completed, and it will address its long-term maintenance.
“There’s no other place in the country where you can
go in to this kind of an environment, and do this kind of training,”
said Kramer. “There have been some above-ground buildings
with their interiors designed to replicate the inside of tunnels.
It’s just not the same. You walk in and say, ‘Oh, this
is a building, and now I have a small tunnel to work through, but
it’s still in a building.’”
According to RPI, the tunnel was 99 percent ready for training
in May, although it already has hosted several training sessions.
South Charleston Fire Chief C.W. Sigman brought his team for training
in the tunnel, and said the feeling of “reality” considerably
adds to the training for first responders. “It does a really
good job of putting you in a restricted area ... where you have
scarce conditions,” he said.
Inside the tunnel, a row of dim lights reveals a two-lane, 2,800
foot-long highway. But before too long, it begins to look like a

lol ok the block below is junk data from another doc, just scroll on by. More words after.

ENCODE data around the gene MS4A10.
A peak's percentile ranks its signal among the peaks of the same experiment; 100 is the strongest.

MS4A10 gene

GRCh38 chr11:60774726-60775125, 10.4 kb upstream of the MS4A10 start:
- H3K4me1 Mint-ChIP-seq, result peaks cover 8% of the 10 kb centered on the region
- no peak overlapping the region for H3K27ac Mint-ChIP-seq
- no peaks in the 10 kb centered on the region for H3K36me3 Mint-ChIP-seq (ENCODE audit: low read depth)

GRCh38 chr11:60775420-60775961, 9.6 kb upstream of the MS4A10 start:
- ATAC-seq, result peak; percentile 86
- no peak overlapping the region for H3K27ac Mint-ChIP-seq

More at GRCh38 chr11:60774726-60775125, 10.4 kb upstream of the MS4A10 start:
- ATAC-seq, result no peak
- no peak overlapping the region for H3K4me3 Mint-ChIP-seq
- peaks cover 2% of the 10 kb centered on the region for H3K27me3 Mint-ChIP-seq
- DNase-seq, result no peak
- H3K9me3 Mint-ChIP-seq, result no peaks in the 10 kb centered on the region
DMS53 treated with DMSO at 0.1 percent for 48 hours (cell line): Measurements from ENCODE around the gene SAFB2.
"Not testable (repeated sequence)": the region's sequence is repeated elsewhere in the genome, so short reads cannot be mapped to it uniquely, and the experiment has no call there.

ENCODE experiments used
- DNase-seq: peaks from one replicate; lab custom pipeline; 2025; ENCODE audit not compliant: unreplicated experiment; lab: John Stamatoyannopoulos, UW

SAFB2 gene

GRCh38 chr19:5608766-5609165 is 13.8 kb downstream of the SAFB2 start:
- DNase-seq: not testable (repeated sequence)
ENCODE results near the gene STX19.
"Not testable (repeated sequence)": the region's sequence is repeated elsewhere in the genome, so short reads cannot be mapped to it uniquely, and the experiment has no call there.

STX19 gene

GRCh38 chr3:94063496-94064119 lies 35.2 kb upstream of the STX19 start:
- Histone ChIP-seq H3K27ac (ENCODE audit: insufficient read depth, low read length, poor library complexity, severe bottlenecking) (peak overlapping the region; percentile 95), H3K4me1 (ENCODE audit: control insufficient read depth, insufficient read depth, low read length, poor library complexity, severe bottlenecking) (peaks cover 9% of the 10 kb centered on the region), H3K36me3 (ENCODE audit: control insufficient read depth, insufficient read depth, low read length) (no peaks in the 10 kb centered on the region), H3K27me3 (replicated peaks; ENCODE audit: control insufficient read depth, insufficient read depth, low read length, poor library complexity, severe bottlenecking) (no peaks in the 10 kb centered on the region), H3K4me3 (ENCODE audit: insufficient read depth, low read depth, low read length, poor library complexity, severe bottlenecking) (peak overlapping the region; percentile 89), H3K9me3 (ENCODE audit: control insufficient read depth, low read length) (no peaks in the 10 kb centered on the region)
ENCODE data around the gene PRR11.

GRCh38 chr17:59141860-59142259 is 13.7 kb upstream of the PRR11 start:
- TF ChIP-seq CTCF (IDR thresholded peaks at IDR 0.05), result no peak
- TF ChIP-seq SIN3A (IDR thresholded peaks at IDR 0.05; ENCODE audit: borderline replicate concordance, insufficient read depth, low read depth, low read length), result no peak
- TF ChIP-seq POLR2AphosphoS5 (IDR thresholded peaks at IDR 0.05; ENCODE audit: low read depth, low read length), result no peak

subway or railway tunnel with real cars on the tracks. There also
are trailers, where residents could be harboring illicit drug operations,
and areas swamped with rubble.
The training environments can be adapted to specific customer needs—to
rehearse scenarios such as subway poison-gas attacks or underground
explosions. RPI has built in a subway mezzanine and platform, laid
rubble props and an 18-wheel tanker truck loaded with simulated
hazardous materials. A 120-foot wide, 3-foot-high passageway has
been designed to train first responders to operate in confined spaces.
A National Guard team from Illinois already has trained in the
tunnel, while West Virginia local firefighters come there regularly
for weekend exercises.
“Other training areas are good about training the individual,
but we need a place where teams can train and act like it is a real
incident,” said Sigman. In April, his firefighter teams participated